METHODS OF ADDITIVE MANUFACTURING
Various seminar, studio, independent study, and research work.
School of Architecture, Cockrell School of Engineering, Department of Art and Art History, and beyond.
In a remarkably short period of time, additive manufacturing (AM) has embedded itself into the main-stream consciousness. Often referred to as 3D printing, AM encompasses a range of methods, 3D printing being just one. There is also stereolithography (SLA), selective laser sintering (SLS), fused deposition modeling (FDM), digital light processing (DLP), polyjet matrix modeling, and laminated object manufacturing (LOM), with variations.
All forms of AM follow the same basic premise: a digital model is physically reproduced by the incremental build-up of material (polymer, metal, ceramic, foodstuff, biological mass, etc. - this list is ever increasing) through computer-numerically controlled (CNC) means, using a laser, nozzle, blade, projected UV image, etc. No material is removed, and thus none is wasted. The cost of producing many different objects is no greater than the cost of producing many identical objects - enabling our current historic shift from mass production to mass customization.
AM has been in development since the 1980s. The first patent for SLA was awarded in 1986; SLS was developed here at The University of Texas at Austin in 1986 by student Carl Deckard and his advisor Joseph Beaman. At once, the AM industry is both mature yet still in a nascent stage, and continues to develop rapidly. From 2011 to 2012, the global market for AM products and services increased 28.6%, from $1.7 to 2.2 billion.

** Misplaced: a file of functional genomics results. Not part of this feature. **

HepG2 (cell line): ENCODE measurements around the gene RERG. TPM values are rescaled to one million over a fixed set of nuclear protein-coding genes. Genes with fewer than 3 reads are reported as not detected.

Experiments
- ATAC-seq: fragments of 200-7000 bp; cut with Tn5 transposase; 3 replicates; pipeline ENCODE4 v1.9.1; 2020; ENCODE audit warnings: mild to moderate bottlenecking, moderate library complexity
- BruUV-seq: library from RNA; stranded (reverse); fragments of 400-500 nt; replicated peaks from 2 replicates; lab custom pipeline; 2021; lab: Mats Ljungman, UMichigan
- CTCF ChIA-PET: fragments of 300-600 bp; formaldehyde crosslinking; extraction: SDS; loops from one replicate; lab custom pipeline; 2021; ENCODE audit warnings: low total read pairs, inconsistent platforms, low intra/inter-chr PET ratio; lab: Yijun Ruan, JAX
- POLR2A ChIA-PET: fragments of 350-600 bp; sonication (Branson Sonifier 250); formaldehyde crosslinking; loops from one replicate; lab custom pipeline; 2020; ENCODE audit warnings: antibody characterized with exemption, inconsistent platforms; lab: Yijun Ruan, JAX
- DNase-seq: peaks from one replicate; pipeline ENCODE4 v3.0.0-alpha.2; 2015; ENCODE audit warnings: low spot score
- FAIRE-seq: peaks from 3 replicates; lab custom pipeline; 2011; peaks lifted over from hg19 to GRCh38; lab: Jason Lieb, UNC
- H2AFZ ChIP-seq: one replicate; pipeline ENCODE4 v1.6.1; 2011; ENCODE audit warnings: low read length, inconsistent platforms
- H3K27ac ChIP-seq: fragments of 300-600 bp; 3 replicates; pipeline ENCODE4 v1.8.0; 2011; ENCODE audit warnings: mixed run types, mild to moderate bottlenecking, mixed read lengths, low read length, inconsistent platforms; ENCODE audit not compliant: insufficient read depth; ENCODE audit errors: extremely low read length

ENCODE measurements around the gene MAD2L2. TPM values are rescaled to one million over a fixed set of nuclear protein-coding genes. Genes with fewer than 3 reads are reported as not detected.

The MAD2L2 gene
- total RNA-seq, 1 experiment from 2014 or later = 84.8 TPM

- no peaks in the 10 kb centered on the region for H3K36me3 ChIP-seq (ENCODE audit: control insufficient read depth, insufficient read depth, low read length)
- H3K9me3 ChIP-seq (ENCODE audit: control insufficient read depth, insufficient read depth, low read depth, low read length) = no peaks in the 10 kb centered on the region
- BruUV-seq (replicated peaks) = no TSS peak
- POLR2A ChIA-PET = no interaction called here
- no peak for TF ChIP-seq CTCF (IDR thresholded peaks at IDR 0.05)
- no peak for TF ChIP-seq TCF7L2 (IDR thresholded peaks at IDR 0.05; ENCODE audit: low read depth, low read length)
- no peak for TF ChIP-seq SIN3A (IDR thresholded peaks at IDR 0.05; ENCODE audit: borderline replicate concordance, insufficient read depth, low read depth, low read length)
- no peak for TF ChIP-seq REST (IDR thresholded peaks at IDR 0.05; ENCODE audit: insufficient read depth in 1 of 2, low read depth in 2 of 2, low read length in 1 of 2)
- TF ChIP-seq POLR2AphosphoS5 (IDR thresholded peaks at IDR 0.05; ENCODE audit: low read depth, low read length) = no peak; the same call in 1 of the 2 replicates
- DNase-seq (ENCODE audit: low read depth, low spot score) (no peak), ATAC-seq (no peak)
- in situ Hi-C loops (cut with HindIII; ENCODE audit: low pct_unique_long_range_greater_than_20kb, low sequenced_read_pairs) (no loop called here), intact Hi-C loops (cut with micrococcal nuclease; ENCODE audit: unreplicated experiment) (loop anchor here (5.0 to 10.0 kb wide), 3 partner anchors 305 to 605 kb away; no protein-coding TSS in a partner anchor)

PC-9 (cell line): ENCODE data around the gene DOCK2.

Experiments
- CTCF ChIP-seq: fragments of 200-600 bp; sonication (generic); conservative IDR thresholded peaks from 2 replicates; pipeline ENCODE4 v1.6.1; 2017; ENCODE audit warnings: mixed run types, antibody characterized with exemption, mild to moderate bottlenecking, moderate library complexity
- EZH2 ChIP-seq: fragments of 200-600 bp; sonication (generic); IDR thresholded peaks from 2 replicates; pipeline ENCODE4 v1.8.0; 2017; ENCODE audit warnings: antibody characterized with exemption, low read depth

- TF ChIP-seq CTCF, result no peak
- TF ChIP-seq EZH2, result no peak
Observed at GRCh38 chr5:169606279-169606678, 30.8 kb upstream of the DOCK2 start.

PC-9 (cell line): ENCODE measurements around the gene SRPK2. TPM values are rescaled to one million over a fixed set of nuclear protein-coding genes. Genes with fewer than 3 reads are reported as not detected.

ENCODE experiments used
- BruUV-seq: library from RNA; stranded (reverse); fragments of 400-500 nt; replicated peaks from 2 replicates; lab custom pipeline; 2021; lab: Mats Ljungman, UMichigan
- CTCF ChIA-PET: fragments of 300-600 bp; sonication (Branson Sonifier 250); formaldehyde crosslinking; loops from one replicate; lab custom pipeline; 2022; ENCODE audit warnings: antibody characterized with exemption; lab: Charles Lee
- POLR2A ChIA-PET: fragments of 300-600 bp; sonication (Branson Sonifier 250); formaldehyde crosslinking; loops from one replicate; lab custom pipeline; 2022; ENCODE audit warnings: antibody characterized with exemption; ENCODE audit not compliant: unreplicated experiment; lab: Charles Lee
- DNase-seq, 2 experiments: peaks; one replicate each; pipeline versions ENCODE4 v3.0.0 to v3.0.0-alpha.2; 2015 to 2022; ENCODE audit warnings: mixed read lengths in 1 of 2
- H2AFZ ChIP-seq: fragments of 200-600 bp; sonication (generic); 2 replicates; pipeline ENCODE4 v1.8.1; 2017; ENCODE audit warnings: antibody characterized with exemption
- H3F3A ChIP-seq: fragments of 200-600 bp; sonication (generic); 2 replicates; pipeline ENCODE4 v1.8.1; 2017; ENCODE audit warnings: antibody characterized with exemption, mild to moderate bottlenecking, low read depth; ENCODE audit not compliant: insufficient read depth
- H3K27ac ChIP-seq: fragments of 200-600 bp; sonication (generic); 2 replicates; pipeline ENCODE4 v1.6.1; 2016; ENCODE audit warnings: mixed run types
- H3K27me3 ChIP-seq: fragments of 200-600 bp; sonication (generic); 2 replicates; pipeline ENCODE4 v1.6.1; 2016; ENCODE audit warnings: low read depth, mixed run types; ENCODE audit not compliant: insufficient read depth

This show features a collection of objects generated for a variety of purposes, created by a range of disciplines. They represent some, though not all, of the many AM methods.
University of Texas at Austin, Department of Art + Art History
R. Eric McMaster, faculty
Facemash; Art Soldiers; Digital Sculptor
University of Texas at Austin, School of Architecture
Kory Bieg, faculty
Yang Chen, student
Sasha Doo, student
Lincoln Davidson, student
Jacob George, alumni
Soft Light, Spiral Light
Yung-Ju Kim, student
Ben Morris, student
Mitchell Peterson, student
Luke Stevenson, student
Evolutionary Form: Nudibranch
University of Texas at Austin, Cockrell School of Engineering
Dr. David Bourrell, faculty advisor
Research from the Laboratory for Freeform Fabrication
Dr. Ashish Deshpande, faculty advisor
Priyanshu Agarwal, Youngmok Yun, Dongyang Chen, Jonas Fox, Kaci Madden, and Dan Nguyen, students
Research from the ReNeu Robotics Lab
Dr. Carolyn Seepersad, faculty advisor
Dixon Correa, student
Research from the Product, Process, & Materials Design Laboratory
Negative Stiffness Honeycombs
Nimer Aleck, Solid Concepts, Austin
16 oz. Claw Hammer, Tiny Hammers 1 - 5
Daan de Hann, Jannie Schmitz, Ontwerpstudio, Netherlands
Elevated Graphic Collection | 2.5D Printing
Matt Fajkus, Will Meredith, John Ross, Clay Shortall
James Warton, Southern Methodist University, Dallas
More Images from the VRC >>
University Co-op Materials Lab